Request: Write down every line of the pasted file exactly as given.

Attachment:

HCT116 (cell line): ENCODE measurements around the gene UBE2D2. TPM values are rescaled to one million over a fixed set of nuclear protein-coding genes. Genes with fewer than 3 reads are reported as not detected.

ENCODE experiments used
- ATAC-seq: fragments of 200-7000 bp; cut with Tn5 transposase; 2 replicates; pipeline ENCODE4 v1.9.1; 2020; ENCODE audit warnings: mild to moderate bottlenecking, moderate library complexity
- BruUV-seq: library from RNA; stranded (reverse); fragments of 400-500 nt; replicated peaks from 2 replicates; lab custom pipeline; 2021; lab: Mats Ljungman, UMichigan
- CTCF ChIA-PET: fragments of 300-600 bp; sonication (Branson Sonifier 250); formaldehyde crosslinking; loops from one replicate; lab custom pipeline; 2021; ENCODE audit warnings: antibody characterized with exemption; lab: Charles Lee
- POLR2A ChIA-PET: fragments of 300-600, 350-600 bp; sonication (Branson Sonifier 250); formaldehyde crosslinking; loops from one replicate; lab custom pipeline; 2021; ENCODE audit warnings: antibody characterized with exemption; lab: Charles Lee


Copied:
HCT116 (cell line): ENCODE measurements around the gene UBE2D2. TPM values are rescaled to one million over a fixed set of nuclear protein-coding genes. Genes with fewer than 3 reads are reported as not detected.

ENCODE experiments used
- ATAC-seq: fragments of 200-7000 bp; cut with Tn5 transposase; 2 replicates; pipeline ENCODE4 v1.9.1; 2020; ENCODE audit warnings: mild to moderate bottlenecking, moderate library complexity
- BruUV-seq: library from RNA; stranded (reverse); fragments of 400-500 nt; replicated peaks from 2 replicates; lab custom pipeline; 2021; lab: Mats Ljungman, UMichigan
- CTCF ChIA-PET: fragments of 300-600 bp; sonication (Branson Sonifier 250); formaldehyde crosslinking; loops from one replicate; lab custom pipeline; 2021; ENCODE audit warnings: antibody characterized with exemption; lab: Charles Lee
- POLR2A ChIA-PET: fragments of 300-600, 350-600 bp; sonication (Branson Sonifier 250); formaldehyde crosslinking; loops from one replicate; lab custom pipeline; 2021; ENCODE audit warnings: antibody characterized with exemption; lab: Charles Lee